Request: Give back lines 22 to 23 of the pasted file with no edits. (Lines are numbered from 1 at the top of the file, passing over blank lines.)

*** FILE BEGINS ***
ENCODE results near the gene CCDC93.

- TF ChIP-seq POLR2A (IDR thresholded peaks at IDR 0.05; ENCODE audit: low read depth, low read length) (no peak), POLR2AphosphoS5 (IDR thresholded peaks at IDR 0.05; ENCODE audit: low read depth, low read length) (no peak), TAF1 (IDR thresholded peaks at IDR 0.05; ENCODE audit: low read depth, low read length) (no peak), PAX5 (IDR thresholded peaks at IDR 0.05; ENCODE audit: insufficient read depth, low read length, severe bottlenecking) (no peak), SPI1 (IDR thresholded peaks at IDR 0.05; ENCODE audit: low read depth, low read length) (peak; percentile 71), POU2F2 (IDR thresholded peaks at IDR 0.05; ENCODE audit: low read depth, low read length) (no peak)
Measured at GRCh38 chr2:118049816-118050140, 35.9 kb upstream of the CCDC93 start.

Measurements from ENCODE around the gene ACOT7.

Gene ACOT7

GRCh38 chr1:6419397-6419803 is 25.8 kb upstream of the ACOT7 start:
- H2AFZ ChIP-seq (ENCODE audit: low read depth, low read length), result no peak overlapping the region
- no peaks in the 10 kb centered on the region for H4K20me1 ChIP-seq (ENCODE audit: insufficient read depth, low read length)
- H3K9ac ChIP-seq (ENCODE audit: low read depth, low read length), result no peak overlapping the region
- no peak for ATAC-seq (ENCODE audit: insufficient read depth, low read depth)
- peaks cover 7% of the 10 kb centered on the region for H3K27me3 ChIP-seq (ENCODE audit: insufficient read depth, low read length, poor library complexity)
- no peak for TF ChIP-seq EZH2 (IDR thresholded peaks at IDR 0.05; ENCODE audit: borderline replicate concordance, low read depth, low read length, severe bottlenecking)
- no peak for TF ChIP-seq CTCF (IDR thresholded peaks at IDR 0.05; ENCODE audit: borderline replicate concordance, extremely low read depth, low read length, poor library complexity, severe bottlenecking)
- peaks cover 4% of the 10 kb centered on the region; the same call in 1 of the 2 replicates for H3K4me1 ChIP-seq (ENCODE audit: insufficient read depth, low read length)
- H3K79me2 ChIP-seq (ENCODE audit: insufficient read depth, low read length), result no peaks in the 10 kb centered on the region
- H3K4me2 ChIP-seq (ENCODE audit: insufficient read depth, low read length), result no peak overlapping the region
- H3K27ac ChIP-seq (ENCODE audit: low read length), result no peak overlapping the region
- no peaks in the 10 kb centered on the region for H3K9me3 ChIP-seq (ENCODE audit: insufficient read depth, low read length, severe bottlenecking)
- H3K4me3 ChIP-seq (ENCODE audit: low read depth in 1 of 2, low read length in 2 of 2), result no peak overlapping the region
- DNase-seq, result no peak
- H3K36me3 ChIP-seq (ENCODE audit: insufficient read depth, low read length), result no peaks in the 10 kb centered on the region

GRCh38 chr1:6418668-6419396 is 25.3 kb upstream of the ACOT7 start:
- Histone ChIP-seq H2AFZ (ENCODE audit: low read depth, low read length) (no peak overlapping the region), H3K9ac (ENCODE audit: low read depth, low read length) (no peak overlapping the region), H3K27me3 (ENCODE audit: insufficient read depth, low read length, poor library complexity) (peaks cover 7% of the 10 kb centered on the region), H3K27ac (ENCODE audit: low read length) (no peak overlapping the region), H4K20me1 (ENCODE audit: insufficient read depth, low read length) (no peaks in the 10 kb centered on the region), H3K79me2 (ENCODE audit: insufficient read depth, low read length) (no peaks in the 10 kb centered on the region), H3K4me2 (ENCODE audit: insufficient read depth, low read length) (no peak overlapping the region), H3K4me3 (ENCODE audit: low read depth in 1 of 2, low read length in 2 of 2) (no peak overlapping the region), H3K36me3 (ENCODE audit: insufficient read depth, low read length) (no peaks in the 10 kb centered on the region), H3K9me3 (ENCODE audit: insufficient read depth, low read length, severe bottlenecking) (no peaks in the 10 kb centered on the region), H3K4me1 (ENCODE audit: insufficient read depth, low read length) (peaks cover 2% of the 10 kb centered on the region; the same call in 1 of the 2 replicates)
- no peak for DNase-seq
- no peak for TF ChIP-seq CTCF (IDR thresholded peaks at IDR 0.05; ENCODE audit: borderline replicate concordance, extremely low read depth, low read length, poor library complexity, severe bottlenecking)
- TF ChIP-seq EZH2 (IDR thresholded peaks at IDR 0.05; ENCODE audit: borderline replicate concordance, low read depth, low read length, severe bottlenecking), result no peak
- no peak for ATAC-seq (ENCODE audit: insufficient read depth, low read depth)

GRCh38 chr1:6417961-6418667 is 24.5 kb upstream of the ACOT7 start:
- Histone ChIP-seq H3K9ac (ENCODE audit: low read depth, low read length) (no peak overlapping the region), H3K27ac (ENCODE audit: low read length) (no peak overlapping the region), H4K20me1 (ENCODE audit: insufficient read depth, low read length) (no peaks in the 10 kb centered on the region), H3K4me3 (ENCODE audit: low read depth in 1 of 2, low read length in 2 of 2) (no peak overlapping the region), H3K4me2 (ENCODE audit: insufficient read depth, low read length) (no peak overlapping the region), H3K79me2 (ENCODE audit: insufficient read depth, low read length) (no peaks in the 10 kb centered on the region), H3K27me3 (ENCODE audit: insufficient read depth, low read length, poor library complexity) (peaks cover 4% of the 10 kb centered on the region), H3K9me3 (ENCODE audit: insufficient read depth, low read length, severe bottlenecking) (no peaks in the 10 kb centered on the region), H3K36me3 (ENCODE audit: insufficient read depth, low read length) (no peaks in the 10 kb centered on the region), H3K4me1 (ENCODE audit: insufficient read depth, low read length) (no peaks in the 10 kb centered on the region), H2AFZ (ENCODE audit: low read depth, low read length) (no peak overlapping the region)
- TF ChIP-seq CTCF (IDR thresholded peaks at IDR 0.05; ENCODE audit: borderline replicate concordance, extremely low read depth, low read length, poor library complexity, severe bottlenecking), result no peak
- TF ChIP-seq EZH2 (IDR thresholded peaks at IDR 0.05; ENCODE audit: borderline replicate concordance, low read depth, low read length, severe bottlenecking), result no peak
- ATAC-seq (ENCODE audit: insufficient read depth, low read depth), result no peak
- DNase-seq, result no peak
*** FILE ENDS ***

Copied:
GRCh38 chr1:6418668-6419396 is 25.3 kb upstream of the ACOT7 start:
- Histone ChIP-seq H2AFZ (ENCODE audit: low read depth, low read length) (no peak overlapping the region), H3K9ac (ENCODE audit: low read depth, low read length) (no peak overlapping the region), H3K27me3 (ENCODE audit: insufficient read depth, low read length, poor library complexity) (peaks cover 7% of the 10 kb centered on the region), H3K27ac (ENCODE audit: low read length) (no peak overlapping the region), H4K20me1 (ENCODE audit: insufficient read depth, low read length) (no peaks in the 10 kb centered on the region), H3K79me2 (ENCODE audit: insufficient read depth, low read length) (no peaks in the 10 kb centered on the region), H3K4me2 (ENCODE audit: insufficient read depth, low read length) (no peak overlapping the region), H3K4me3 (ENCODE audit: low read depth in 1 of 2, low read length in 2 of 2) (no peak overlapping the region), H3K36me3 (ENCODE audit: insufficient read depth, low read length) (no peaks in the 10 kb centered on the region), H3K9me3 (ENCODE audit: insufficient read depth, low read length, severe bottlenecking) (no peaks in the 10 kb centered on the region), H3K4me1 (ENCODE audit: insufficient read depth, low read length) (peaks cover 2% of the 10 kb centered on the region; the same call in 1 of the 2 replicates)